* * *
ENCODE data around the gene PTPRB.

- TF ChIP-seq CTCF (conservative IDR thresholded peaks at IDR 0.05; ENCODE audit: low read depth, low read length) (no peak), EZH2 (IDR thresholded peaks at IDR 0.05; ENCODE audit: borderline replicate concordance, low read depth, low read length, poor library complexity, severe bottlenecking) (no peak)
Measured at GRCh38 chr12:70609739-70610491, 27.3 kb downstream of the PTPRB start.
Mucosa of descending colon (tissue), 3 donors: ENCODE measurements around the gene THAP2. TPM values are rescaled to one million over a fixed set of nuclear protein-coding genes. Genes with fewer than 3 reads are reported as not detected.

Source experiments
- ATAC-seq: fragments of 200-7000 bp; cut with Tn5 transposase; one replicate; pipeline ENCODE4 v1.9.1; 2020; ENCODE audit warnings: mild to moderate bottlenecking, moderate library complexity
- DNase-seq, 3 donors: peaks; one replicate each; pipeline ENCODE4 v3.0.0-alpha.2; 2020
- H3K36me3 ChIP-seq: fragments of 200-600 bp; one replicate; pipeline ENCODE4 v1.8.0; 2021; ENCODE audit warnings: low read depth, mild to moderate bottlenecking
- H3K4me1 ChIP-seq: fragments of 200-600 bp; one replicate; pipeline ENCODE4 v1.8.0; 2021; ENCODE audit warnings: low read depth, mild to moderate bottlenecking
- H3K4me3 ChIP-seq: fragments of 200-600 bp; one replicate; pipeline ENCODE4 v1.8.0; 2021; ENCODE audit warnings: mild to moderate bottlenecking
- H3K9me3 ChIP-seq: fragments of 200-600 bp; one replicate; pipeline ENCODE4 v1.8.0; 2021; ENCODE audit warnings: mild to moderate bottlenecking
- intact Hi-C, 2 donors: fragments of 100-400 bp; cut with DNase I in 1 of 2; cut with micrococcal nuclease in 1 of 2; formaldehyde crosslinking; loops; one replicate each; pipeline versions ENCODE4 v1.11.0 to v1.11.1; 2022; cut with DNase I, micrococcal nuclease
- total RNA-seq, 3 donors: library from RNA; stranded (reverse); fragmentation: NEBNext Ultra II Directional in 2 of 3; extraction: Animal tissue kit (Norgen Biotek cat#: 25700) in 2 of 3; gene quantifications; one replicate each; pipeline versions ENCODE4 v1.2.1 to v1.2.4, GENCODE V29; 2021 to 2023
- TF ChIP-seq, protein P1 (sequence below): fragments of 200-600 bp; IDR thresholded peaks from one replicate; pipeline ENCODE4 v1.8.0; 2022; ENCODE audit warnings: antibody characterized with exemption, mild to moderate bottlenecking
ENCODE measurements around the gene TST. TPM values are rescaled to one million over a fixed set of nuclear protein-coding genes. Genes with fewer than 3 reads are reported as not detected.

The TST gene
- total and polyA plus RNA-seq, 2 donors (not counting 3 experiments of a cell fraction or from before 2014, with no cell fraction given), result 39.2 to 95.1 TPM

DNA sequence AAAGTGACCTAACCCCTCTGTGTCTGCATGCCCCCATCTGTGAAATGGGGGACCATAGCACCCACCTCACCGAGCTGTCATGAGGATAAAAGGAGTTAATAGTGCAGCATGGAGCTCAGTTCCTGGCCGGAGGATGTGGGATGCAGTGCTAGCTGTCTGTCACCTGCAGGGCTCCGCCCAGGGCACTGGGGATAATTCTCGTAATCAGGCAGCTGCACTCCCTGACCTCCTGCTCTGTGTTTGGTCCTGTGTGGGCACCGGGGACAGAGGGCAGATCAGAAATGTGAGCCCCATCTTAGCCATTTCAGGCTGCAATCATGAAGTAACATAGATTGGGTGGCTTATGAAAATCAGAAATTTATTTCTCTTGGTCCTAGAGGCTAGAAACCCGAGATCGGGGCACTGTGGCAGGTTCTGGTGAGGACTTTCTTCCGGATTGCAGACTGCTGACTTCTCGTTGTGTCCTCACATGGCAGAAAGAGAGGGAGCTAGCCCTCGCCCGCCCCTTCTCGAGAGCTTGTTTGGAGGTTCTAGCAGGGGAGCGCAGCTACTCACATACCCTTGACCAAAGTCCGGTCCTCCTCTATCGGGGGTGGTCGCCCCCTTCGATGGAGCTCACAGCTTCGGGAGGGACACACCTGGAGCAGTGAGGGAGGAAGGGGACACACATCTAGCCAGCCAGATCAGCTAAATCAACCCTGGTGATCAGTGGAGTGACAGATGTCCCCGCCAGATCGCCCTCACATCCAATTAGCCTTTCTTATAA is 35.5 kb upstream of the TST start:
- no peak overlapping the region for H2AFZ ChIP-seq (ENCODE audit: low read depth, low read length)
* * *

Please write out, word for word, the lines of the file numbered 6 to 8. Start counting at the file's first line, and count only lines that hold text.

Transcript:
- ATAC-seq: fragments of 200-7000 bp; cut with Tn5 transposase; one replicate; pipeline ENCODE4 v1.9.1; 2020; ENCODE audit warnings: mild to moderate bottlenecking, moderate library complexity
- DNase-seq, 3 donors: peaks; one replicate each; pipeline ENCODE4 v3.0.0-alpha.2; 2020
- H3K36me3 ChIP-seq: fragments of 200-600 bp; one replicate; pipeline ENCODE4 v1.8.0; 2021; ENCODE audit warnings: low read depth, mild to moderate bottlenecking